Taco Defines Innovation Through New Training Facility
Company leaders officially opened the two-story, LEED Green Building certified, 24,037-square-foot addition on June 21. “The new Taco Innovation and Development Center is a wonderful showcase for our industry, where members of our professional community will learn about the latest technology and applications our industry has to offer,” said John Hazen White Jr., president and CEO, Taco Inc. “It’s also an enriching environment where Taco employees will continue to increase their knowledge and enhance their personal and professional lives through training and education classes and programs.”
The original Taco Learning Center was opened by John Hazen White Sr. in 1992. The facility offered job specific employee education, professional HVAC training, and numerous other educational opportunities. As the industry continued to blossom, White Jr. began to consider necessary improvements to keep Taco’s employees and customers up to date with the company’s evolving systems and advanced technologies. After careful consideration, he forged ahead with plans to build an advanced learning facility that could train and inspire generations.
“We really ought to remember three objectives: train all people to do their jobs better and learn higher-level jobs; expose them to a better quality of life; and have them learn about government and citizen responsibilities so they can participate,” he said. “Today, those values still stand steadfast.”
The facility’s expansive classrooms are equipped with advanced multimedia hardware, offering a variety of visual capabilities including streaming content, live telecasts, and more.
The learning space serves as much more than just an HVAC classroom, as employees can even earn college degrees within the space, said John Barba, contractor training manager.
“We run classes nonstop for all of our 500 employees — and it’s not just HVAC content as we offer courses in English as a second language, citizenship, naturalization, how to complete tax paperwork, civics, weight loss, cooking, yoga, and more,” said Barba. “In fact, through a partnership with a local college, you can earn a master’s degree in business at the Taco facility.”
The entire building’s comfort system was designed using Taco’s Hydronic System Solutions software. The software helped size the building’s pipe and equipment, calculate total loads and flows, and generate schedules. LoadMatch® single pipe and LOFlow® radiant cooling systems were installed as real-time demonstrations for the energy savings, reliability, and comfort.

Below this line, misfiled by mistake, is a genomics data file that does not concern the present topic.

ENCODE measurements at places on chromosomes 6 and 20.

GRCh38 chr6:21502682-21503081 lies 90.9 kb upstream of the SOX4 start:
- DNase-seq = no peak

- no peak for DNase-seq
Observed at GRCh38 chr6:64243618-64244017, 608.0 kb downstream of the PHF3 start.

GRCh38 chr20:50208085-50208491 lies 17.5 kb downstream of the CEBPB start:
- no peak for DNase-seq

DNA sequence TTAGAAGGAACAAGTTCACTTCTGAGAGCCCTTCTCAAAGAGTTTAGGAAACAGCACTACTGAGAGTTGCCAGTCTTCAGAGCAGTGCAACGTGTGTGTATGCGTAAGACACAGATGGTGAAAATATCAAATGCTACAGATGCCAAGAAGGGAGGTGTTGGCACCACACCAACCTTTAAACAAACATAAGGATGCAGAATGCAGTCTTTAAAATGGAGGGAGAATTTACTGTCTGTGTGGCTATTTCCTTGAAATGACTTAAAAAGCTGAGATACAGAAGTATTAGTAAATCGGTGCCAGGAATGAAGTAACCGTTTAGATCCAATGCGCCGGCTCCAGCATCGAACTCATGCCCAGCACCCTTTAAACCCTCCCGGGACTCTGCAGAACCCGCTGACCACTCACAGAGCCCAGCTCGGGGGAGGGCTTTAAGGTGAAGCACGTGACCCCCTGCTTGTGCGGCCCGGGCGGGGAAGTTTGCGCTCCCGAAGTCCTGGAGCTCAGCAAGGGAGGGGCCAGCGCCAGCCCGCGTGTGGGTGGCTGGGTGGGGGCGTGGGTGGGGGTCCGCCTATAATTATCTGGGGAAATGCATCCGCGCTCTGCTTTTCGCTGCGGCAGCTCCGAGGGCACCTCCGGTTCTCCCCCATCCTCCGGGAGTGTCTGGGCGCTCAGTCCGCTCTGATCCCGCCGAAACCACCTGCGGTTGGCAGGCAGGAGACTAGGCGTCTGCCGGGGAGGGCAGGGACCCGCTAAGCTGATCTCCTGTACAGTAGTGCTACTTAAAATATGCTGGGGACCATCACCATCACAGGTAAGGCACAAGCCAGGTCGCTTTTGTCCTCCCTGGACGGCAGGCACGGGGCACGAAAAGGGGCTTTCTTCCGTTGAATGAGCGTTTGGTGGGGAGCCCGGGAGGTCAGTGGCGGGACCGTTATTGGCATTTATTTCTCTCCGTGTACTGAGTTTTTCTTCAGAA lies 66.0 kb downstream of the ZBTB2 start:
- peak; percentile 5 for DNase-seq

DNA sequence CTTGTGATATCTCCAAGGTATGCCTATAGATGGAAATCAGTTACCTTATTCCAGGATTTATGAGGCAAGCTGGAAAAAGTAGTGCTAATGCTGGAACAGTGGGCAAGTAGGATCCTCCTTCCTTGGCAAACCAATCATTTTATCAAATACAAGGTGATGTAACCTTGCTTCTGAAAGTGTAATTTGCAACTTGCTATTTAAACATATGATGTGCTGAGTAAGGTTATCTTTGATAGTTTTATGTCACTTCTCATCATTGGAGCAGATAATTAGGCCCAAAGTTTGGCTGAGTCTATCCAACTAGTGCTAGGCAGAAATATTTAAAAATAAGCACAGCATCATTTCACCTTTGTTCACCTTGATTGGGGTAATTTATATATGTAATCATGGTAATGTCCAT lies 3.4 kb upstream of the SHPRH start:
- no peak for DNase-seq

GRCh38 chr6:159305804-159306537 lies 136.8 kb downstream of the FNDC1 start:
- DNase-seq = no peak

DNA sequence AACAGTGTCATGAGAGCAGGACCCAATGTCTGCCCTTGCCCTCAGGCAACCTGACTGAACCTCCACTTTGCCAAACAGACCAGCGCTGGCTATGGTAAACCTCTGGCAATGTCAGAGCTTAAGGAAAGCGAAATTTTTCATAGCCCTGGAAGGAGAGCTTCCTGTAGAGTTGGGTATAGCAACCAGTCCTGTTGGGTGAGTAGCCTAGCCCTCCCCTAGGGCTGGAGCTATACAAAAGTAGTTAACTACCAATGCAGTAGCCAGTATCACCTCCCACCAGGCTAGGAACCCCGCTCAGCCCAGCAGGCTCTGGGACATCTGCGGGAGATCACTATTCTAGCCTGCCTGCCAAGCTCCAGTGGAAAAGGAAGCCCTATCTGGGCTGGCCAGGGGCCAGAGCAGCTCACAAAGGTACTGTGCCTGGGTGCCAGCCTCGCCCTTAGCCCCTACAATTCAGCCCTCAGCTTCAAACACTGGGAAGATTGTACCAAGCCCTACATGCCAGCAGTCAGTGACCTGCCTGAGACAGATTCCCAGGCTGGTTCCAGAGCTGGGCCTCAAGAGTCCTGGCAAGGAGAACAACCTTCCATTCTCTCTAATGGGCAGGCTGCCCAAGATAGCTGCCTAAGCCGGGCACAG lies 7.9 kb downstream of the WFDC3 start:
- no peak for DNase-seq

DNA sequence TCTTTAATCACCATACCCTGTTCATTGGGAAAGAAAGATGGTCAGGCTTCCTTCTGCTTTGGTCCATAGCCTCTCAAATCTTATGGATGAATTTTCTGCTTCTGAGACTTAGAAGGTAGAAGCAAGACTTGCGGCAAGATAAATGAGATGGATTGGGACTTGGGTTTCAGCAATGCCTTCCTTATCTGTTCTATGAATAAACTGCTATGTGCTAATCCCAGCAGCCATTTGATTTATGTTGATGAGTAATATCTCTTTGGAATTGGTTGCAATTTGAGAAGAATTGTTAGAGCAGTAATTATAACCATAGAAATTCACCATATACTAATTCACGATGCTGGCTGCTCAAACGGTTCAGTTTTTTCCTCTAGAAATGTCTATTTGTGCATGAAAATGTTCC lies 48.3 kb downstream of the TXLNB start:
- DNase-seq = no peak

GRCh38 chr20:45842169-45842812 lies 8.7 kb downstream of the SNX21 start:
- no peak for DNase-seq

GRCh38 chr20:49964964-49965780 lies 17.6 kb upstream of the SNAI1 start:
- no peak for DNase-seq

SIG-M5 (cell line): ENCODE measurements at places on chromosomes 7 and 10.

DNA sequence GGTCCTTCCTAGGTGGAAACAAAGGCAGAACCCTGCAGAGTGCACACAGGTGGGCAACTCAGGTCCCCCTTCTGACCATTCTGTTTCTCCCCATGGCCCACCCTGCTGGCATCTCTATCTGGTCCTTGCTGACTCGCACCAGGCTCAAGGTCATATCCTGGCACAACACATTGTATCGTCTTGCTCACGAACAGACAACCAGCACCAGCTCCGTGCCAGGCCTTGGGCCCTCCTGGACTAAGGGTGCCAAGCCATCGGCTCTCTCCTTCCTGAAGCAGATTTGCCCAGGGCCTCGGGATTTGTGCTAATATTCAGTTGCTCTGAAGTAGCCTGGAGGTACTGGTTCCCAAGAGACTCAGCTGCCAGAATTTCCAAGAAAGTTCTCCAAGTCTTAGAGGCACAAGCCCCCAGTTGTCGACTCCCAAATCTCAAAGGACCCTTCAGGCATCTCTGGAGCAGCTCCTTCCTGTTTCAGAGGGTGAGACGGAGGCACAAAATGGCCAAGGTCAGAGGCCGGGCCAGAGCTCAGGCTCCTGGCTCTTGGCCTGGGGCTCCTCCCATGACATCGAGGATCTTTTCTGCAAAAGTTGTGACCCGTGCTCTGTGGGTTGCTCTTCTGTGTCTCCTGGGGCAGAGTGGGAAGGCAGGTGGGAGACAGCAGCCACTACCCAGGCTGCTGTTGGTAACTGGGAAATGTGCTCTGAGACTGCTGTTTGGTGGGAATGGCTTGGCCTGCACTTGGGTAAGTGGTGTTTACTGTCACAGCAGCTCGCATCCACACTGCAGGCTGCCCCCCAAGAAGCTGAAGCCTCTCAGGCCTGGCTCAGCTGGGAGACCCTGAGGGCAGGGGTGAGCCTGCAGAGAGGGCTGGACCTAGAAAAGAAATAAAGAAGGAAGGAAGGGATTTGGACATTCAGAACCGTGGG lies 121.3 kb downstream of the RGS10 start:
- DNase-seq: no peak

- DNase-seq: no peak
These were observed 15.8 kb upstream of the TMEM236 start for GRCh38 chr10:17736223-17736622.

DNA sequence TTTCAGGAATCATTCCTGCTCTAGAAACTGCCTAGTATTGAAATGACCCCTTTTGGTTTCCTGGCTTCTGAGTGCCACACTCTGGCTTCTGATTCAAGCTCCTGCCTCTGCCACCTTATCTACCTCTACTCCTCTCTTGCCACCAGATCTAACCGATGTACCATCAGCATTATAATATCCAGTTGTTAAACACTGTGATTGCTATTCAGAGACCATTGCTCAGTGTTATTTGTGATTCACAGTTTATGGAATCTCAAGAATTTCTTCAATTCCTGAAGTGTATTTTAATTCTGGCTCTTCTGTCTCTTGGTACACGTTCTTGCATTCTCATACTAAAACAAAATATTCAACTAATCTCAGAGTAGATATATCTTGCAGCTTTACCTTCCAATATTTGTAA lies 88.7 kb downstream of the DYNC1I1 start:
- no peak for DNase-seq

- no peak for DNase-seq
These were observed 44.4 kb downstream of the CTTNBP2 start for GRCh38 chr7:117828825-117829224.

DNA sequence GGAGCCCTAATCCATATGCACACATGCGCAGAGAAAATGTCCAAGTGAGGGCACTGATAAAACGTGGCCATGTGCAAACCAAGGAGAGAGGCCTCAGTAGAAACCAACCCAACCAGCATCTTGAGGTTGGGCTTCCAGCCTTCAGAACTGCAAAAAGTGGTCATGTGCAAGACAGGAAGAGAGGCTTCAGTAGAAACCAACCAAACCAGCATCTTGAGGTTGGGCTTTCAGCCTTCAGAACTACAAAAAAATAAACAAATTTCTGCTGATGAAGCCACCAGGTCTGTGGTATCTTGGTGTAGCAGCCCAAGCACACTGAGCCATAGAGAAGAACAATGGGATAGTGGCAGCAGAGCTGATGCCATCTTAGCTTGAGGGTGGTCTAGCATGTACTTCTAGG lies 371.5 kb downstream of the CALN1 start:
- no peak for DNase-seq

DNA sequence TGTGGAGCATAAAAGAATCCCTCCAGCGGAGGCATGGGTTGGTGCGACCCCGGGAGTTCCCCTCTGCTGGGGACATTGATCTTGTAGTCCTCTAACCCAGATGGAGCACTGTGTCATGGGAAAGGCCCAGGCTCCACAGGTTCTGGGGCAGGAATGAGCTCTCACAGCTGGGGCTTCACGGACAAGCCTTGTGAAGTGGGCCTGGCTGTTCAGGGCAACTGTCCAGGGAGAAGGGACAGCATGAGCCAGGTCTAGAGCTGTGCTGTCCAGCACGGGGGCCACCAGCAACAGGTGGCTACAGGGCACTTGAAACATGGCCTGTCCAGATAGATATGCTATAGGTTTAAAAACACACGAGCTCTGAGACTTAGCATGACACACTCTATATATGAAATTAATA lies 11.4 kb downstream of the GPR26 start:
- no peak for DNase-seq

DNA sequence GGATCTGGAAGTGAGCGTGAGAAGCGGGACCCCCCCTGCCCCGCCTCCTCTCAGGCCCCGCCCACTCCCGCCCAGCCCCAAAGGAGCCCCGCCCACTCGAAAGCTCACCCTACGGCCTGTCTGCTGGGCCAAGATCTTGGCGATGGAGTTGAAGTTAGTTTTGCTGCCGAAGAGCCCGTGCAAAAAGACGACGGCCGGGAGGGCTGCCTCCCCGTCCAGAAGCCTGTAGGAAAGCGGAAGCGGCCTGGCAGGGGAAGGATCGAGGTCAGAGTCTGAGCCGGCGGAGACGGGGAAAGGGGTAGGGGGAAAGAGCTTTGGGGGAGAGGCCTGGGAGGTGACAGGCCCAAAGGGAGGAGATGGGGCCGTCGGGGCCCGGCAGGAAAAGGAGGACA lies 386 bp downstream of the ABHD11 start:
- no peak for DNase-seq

The Innovation and Development Center’s mechanical room features a host of hydronics technology including energy-efficient boilers and chillers, variable-speed pumps, geothermal and energy recovery systems, solar heating systems, and more — all controlled by an iWorx building management system. Workhorse TC and TA pumps, vertically aligned KV and KS pumps, variable-speed drives, solar pumping stations, heat exchangers, and air-dirt separators all manage the building’s comfort.
These system components can be seen in action throughout the building through viewing panels in walls, ceilings, and floors, making the entire facility a hands-on “living lab.”
White Jr. is the third member of his family to operate the company, which was formed in 1920, when Elwood White, White Jr.’s grandfather, purchased the Thermal Appliance Co., located in Elizabeth, N.J. The company moved its operations to the greater Providence, R.I. area in 1926 and opened the doors to its Cranston, R.I. facility in 1942.
Growing up in the area, and in the business, White Jr. has vowed that Taco will continue to call Rhode Island home. “When my father opened the original Taco learning center in 1992, he said, ‘Business has an obligation to the community and to the people who work here, and elsewhere, to be sure that they have a chance to realize the great American dream,’” said White Jr.
While some have questioned White Jr.’s decision to pour $22 million into the Rhode Island facility, the Taco leader never faltered on the resolution.
“Some people have said, ‘Wow, that’s quite an expensive investment; how do you justify that cost?’” said Barba. “But, John White Jr. responded, ‘It would be more expensive if I didn’t do it.’
“He’s received sweetheart deals worth millions of dollars to pick up and move. But, with those offers on the table, he went back to the factory floor and recognized people that have been working for the company since he was a kid. He said, ‘How can I look these people in the eye and tell them they’re losing their jobs and their livelihoods because I want to move down South so I make a few more dollars.’ He said ‘I can’t do it. We’ll find a way to make it work in Rhode Island,’ and that’s exactly what he’s done.”
For more information on the Taco Innovation and Development Center, visit www.taco-hvac.com/innovation_center.html.
Publication date: 10/22/2012